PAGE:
Somaliland Foreign Affairs and the Quest for Recognition among Its Expatriates
My wise grandmother had used to say to mock someone, “I bet you pay attention to this personand not laugh.’ Similarly, I bet you pay attention to Somaliland’s foreign policy and not be angry if you are its friend and laugh if you are its foe.
Since Somaliland declared its independence, the foreign office has been crippled by the lack of enough funding, a guiding foreign policy, and qualified staff. For a long time, Somaliland lovers like me have been screaming at the top of their lungs to change the course and even askedthe termination of Dr. Saad Ali Shire and his replacement with someone who has excellent salesman’s characteristics or at least has the courage to knock doors that we have never tried to reach.
Strangely enough, Dr. Saad has been replaced with a man who is less qualified for the position. Dr. Shire’s was very honest and well-educated man but unaggressive and lacked the maneuveringqualities to try to pull the simplest strings at his possession.
If I were the top decision maker, I would have appointed a team of strikers and their staff, each one of whom assigned to a different task and report to me directly. My strikers will consist of Professor Ahmed Samatar , Abdilahi Mohamed Dualeh and the spiritual leader of Somaliland , F. A. Warabeh.
In reality, the foreign ministry has no strategy at all. It has failed to stand up to Ethiopia by using the trade deficit. It has never tried to take a different route such as reaching out to the interesting and courageous countries like Russia, Iran and Israel. UAE has easily scored a fine touch down to block Berbera base from US competitors like Russia and Iran. I suspect that USA has orchestrated the plan, behind the scene, and handed it over to Abu Dhabi that skillfully got the base and for free- except offering empty promises yet to be seen.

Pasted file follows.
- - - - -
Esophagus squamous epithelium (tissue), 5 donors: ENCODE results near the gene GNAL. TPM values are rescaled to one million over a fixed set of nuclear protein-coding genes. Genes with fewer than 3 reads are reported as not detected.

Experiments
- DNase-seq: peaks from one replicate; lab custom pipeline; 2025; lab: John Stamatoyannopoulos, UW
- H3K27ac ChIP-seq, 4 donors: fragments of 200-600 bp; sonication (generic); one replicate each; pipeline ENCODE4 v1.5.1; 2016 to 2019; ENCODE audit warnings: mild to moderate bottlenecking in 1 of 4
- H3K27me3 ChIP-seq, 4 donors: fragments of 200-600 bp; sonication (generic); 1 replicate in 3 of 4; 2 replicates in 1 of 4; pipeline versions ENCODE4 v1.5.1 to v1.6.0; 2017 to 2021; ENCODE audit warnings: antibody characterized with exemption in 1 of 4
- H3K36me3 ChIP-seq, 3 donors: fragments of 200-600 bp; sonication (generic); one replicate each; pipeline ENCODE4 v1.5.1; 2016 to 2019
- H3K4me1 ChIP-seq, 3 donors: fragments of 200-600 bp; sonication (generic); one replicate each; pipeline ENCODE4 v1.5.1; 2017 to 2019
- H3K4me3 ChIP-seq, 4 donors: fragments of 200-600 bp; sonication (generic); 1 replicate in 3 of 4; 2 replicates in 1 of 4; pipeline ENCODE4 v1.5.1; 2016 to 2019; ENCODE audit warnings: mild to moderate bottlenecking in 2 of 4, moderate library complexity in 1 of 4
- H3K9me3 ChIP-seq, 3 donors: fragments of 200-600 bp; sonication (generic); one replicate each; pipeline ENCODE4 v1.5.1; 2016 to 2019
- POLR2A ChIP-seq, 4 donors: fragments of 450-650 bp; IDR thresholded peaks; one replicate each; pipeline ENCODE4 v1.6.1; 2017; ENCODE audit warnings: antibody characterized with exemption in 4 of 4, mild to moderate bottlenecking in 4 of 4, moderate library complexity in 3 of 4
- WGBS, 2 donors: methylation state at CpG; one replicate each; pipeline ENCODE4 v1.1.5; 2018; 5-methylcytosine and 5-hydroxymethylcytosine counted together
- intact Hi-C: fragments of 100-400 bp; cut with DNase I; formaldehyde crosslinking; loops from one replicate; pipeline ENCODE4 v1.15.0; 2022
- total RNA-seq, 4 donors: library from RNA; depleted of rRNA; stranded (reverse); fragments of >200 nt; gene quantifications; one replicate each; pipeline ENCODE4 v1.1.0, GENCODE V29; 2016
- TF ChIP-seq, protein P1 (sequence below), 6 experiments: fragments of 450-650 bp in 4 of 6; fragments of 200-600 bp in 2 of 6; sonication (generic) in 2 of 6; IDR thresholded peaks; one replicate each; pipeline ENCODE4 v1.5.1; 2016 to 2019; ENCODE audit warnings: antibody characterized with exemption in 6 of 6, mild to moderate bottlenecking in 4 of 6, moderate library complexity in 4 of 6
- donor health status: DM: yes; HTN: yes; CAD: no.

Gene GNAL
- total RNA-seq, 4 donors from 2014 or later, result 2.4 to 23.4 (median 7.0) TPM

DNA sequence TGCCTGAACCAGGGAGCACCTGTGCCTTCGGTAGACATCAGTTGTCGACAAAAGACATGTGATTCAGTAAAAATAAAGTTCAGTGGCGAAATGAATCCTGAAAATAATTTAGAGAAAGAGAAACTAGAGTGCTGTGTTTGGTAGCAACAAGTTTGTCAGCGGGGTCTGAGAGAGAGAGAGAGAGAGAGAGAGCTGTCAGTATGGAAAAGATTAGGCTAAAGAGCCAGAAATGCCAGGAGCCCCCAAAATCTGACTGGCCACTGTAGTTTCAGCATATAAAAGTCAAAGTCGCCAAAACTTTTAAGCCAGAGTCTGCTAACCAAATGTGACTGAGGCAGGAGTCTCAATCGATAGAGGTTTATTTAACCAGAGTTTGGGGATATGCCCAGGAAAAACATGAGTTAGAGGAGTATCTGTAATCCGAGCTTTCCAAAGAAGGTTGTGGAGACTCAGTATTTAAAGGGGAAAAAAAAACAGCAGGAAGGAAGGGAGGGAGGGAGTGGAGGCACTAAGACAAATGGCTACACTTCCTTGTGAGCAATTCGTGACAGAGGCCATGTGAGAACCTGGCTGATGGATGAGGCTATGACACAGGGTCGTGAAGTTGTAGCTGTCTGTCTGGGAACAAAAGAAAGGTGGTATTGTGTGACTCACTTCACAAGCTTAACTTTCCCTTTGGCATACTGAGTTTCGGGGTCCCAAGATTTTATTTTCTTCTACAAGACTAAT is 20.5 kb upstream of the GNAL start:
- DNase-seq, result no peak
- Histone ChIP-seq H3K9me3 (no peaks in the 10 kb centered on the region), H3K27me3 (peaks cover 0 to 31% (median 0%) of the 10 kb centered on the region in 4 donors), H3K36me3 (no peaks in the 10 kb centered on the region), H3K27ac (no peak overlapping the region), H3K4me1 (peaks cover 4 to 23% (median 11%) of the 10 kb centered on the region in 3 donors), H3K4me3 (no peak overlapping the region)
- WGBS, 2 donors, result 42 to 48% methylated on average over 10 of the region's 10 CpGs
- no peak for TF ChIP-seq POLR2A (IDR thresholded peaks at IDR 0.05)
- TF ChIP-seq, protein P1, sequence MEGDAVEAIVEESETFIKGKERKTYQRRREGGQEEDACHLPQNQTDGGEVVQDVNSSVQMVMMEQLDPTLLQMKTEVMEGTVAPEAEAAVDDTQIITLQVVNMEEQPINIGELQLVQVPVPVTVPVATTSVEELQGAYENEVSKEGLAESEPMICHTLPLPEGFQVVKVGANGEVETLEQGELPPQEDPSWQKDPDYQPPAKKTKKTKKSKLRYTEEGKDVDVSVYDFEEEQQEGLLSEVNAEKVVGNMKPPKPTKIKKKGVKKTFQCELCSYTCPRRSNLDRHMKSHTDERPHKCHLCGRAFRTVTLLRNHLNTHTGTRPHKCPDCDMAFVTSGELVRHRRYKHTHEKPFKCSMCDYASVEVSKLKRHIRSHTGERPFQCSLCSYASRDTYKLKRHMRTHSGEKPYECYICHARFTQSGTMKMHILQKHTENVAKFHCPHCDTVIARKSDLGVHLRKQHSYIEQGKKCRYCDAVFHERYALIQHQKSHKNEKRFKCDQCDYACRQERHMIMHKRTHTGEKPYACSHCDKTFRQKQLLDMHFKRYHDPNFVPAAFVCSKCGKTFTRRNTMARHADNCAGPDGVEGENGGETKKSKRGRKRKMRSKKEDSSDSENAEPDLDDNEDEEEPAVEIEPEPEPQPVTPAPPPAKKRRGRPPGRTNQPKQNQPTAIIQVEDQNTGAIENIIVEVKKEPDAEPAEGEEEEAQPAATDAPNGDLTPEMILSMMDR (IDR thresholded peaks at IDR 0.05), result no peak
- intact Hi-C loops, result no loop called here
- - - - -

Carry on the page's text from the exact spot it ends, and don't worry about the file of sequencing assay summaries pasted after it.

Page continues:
Going back to the point, the new foreign affairs minister has been sent to the USA while the vice president and the Central Bank director have been sent to UK to encourage Somalilandcommunities to reach out to their elected politicians and use their democratic votes to easily snatch a recognition for Somaliland.
Instead of sending these officials to their own people and wasting money and time, they could have used the money and energy to hire lobbyists in few targeted countries. Instead of going to Russia and asking for recognition and support in exchange for a base on the Red Sea, president Bihi has sent Faratoon to Minneaplis, Columbus and DC. Instead of sending a secret delegation to Israel, he sent his vice president to UK.
The fact is Somaliland expatriates have lost faith in their slow-witted politicians.
Watching the meetings that the new foreign minister held in the US, he does not seem any better than his predecessor, Saad. For sure, the man does not seems charismatic or eloquent even in his own language, let alone lecturing in another foreign language to sell this tough case.
It is obvious that president Bihi has a disastrous way of choosing his team as his last three appointees unveiled. He had appointed a kindergarten teacher to represent Somaliland in UAE in spite of the fact that our economic and political hopes are dependent on this new relationship, at least for now. To represent him in Washington DC, he hired from Mogadishu Bashir Goth who is a known unionist Somali writer and finally Faratoon, as the foreign minister.
Lastly, If Mr. Bihi does not bring in the right people to come up with smart strategy, I am afraid that our hopes to see internationally recognized Somaliland will cease soon.
By Khadar CaloolGeele, Austin TX. Email: firstname.lastname@example.org